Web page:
Too many people depended on him. Of them all only Anna was truly important, he knew, but Celia needed his money and it was the only honest thing he could do for her now.
He threw the empty Lambs over his shoulder, rapidly wearying of the interplay. It was all a game, an illusion. Only Anna was real. He ached for his daughter, perhaps the only worthy thing he’d ever created. “What do you want?”
Sophie rolled onto her stomach and looked at him over her shoulder, with a leer. “Sensible boy… let’s play Nick and Doctor Beth from ‘Basic Instinct’, then I’ll think of something more amusing.” She raised her buttocks and moved her legs apart, her eyes never leaving his face.
“Order a pepperoni pizza, some Stolichnaya and a fly swat from room service. Then show me your dick.”
Against a grey sky, the battered red tractor chugged across the field towards the copse.
Jacob Cottle cursed as the wheels dropped into the deep tracks made by the tanks the previous weekend. He regretted letting the toy soldiers use his field, even though it had lain fallow for the last three years. Two hundred smackers was not to be sniffed at, he reasoned, but he would have to plough the field before winter turned the ruts to iron.
The copse would have to go. Jacob had kept it because Little Owls had lived there since he was a boy, and Jacob had a fondness for owls. This year the owls had gone, so the copse was just unused farmland.
As he trundled past the copse to the head of the field some half a mile away, he saw a figure sloping away, using the copse as a shield.
Must be Gabriel. Jacob laughed to himself. The poacher imagined he was getting one over when he thieved rabbits from the copse, but Jacob knew all about it and did not care. Rabbits were pests, unlike owls. He dropped the harrow and dug into the rich soil, his heart light.
If Jacob Cottle had known about the bomb it would have been cause for concern, but he did not. Karl Maier’s bomb had fallen straight as an arrow, its smooth body penetrating the soft soil with barely a memory of its passing.
Later that day as he skirted the north of the copse, Jacob felt the harrow hit something hard, with a clang. Seconds later his red tractor was flying through the air, and Jacob flew with it. He was dead before his charred body hit the earth.
As he flew, he had a vague memory of the drone of aeroplanes and the whistle of a bomb a long time ago, but all he could see was the blue sky and the Massey Ferguson suspended beside him, red paint blistered. More work, he grumbled, as he began to fall.
The bomb left a crater only seventy feet in diameter. Karl Maier was wrong yet again.
A soft drizzle fell through the shattered oaks of the copse. Where once was symmetry, now was chaos.
The Satan had exploded perfectly, as its makers intended, destroying the copse, uprooting the wiry beeches and throwing them some forty yards distant. The roots of the oaks still remained: pointed fingers of whitened wood standing to shocked attention, like the bones of a pterodactyl thrown as darts, from the fist of a giant. Of the mound, little remained, except brown earth, no longer rounded but scattered and crushed by that same fist.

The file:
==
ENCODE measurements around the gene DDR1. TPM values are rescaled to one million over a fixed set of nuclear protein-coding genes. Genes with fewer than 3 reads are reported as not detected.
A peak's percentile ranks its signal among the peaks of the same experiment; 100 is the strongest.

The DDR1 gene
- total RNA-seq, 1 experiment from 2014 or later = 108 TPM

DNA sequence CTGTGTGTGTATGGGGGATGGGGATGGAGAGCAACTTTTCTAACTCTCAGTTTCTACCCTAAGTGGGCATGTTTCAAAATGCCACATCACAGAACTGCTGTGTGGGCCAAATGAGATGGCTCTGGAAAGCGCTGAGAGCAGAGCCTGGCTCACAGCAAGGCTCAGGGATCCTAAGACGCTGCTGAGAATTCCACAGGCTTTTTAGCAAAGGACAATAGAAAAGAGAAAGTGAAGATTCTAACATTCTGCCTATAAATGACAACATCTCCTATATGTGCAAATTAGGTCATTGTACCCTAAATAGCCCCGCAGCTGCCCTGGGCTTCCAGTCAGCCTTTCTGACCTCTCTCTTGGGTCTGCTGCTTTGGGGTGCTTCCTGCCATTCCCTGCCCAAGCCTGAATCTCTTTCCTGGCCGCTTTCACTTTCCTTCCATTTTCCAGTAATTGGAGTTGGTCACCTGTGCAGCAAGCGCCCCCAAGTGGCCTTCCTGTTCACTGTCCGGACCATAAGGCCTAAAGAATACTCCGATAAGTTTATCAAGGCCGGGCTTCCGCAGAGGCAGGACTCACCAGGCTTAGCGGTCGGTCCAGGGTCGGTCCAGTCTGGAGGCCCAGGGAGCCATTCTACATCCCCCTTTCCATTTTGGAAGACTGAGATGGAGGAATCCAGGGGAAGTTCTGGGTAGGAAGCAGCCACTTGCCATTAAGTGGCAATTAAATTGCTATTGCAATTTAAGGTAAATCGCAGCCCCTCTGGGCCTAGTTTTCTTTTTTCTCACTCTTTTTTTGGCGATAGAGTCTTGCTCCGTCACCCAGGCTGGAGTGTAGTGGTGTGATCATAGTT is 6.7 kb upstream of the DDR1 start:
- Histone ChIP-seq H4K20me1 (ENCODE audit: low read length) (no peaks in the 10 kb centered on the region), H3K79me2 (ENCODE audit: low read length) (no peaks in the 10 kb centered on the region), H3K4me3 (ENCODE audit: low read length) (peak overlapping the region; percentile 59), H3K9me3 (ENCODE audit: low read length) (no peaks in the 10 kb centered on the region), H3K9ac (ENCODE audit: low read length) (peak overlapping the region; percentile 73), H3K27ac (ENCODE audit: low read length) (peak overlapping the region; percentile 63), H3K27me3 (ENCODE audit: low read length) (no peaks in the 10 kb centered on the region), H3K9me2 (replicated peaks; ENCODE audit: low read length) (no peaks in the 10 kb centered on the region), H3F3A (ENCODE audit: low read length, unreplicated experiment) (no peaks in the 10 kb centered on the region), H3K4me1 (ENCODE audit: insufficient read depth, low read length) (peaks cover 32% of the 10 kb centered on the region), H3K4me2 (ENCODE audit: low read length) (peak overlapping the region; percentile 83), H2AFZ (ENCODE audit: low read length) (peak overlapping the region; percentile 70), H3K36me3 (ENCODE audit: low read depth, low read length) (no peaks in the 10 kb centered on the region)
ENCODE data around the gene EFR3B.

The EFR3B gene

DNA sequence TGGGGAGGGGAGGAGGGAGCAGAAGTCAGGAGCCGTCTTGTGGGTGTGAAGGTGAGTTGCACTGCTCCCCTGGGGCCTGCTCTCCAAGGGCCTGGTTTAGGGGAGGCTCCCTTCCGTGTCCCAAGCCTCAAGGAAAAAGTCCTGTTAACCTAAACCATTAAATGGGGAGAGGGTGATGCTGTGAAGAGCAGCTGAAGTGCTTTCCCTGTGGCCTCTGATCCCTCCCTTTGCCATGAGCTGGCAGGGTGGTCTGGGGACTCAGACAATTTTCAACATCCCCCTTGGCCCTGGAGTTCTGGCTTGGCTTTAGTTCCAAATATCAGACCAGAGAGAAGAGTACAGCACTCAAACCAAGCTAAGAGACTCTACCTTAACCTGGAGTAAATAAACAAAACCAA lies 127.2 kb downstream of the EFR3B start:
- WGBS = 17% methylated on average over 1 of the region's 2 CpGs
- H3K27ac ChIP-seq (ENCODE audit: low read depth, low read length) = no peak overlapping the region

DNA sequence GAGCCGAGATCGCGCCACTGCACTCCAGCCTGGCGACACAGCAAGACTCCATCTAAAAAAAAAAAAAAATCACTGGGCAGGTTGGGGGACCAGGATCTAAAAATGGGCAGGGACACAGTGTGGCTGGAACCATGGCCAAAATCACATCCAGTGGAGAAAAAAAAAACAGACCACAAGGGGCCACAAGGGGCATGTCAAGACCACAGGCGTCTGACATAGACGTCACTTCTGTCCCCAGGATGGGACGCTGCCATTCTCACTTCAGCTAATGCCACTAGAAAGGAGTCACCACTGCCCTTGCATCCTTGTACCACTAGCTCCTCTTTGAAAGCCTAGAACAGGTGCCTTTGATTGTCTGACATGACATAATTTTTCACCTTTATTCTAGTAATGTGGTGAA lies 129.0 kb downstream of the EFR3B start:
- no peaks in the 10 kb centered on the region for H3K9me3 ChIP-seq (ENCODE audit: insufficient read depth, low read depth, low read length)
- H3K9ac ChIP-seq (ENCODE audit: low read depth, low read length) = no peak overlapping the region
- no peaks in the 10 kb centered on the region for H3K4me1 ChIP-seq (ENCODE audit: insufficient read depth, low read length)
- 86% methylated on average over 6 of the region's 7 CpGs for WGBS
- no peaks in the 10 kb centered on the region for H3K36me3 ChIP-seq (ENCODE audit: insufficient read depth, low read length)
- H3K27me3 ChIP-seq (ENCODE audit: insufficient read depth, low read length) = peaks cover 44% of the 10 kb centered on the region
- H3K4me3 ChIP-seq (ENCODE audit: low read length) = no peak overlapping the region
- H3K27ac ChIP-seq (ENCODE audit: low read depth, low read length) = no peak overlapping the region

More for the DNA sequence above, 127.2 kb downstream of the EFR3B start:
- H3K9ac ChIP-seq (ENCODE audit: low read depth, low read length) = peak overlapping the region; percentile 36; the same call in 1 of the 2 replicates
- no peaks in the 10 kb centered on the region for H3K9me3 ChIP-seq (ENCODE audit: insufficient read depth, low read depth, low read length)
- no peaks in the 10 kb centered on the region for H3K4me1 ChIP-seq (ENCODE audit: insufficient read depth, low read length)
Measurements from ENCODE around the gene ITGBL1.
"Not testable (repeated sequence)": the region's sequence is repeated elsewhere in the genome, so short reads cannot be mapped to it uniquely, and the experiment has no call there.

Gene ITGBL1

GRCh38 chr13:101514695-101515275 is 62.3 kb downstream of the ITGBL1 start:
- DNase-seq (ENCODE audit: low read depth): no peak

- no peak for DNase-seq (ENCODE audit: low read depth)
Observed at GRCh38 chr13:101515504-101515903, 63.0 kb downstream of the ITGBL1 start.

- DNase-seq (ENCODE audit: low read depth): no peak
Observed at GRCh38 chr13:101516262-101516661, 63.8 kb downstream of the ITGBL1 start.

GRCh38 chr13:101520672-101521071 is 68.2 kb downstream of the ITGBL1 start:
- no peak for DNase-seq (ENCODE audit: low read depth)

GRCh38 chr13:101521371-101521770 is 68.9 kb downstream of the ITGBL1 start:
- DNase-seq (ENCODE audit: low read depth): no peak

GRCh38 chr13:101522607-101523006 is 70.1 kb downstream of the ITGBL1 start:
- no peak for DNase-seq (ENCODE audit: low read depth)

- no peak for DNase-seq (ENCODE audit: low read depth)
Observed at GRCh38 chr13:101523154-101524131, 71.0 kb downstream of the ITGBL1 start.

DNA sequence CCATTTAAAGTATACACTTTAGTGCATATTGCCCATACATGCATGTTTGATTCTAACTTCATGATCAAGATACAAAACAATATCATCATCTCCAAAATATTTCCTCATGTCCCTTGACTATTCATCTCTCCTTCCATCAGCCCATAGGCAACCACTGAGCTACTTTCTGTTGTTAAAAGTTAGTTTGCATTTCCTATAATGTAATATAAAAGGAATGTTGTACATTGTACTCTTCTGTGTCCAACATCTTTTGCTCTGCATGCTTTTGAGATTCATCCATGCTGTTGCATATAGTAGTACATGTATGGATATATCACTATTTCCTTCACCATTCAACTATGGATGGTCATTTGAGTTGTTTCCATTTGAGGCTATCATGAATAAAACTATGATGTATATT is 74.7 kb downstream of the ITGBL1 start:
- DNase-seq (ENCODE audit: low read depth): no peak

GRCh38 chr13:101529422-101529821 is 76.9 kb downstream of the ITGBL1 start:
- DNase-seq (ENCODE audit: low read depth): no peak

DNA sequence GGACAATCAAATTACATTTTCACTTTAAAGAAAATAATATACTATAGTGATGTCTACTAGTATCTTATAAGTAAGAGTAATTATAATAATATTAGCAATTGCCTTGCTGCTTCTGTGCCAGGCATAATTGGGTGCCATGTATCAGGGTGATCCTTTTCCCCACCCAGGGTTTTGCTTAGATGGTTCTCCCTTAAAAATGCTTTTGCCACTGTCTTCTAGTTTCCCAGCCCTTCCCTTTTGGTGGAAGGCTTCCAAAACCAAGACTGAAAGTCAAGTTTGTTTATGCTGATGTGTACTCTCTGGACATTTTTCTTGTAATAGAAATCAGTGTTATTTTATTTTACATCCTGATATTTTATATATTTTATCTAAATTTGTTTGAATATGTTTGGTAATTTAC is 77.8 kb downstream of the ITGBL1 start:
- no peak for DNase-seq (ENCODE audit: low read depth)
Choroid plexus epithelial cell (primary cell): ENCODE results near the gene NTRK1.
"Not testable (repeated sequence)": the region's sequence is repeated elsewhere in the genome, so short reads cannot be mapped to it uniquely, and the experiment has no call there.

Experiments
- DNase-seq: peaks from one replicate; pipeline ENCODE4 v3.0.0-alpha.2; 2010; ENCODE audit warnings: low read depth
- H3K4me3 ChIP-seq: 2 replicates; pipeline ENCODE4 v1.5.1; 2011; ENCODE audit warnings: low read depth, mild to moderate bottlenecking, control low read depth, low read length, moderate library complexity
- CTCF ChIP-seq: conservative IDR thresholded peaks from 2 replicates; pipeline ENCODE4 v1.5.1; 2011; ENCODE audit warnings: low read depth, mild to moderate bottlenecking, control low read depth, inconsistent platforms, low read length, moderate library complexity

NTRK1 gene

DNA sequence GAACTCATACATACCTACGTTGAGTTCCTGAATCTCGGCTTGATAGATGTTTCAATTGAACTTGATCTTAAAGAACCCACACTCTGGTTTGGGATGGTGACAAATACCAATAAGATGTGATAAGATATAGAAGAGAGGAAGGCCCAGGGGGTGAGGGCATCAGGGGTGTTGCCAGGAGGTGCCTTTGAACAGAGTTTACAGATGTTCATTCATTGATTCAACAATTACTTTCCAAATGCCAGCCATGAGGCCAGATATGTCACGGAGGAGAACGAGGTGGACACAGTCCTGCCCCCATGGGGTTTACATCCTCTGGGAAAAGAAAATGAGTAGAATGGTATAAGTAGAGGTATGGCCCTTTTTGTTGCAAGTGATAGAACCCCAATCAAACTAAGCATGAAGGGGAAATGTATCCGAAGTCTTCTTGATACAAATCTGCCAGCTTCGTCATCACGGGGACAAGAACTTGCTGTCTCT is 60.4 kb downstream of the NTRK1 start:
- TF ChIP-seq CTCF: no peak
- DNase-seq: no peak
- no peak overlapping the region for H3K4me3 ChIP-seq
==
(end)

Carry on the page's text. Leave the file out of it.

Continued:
The rain continued to fall turning the earth into mud, the mud into liquid and at intervals a brown bone poked through, becoming paler as the rain bled onto it.
The archaeologist, Doctor Weatherall, was wet but excited. He was an old man, near to retirement, but still enthused by his subject. A boyish smile hovered on his face as he hopped from bone to bone: a sprite in Arcadia.
His assistant, Kate, wished she were somewhere else. She had made a mistake, a serious error of judgement in becoming an archaeologist. But how were you supposed to know at eighteen? How could you plan your life, when you didn’t know what life was? Then it was too late. The labels were applied after Cambridge, after that sodding double first. Euphoria for two years, and then a gradual tightening of the noose of opportunity, the drawer labelled ‘archaeologist’ closing so slowly, but so definitely, so finally around her until only a chink of choice remained, that too, fading fast.
And now, at thirty-two, unmarried, unbedded for the last eighteen months and intellectually unfulfilled, she stood in the middle of a muddy field, with an archetypal mad professor, catching two miserable weeks of flu’ for the sake of a twelve-hundred year old Scandinavian hooligan.
She brushed a dark fringe of hair from her eyes and kicked one of the exposed bones. “Okay Sven, where to now?”
The doctor ran up with a muddy bone. “A scapula, Kate, a whole scapula.” Then he was gone, hopping from mud pile to mud pile, his excitement almost glowing in the fading light.
Kate put the scapula into her bag, along with the other bones. I am a failure, she thought, without surprise. As if I expected to be from the start. I tried hard, didn’t I? But trying hard isn’t enough. My personal life is a mess, too. Part of the same problem. Trying too hard? Yes. That’s what they thought at school. Too fierce, too absorbed, old Mr Jennings said. Chemistry is only stinks and bangs, not a reason for living. He was kind and said it, but some of the other teachers drove me on, enthused by my passion, for their own reasons. My parents said it too, but I wouldn’t listen because I wanted them to be proud of me, wanted them to…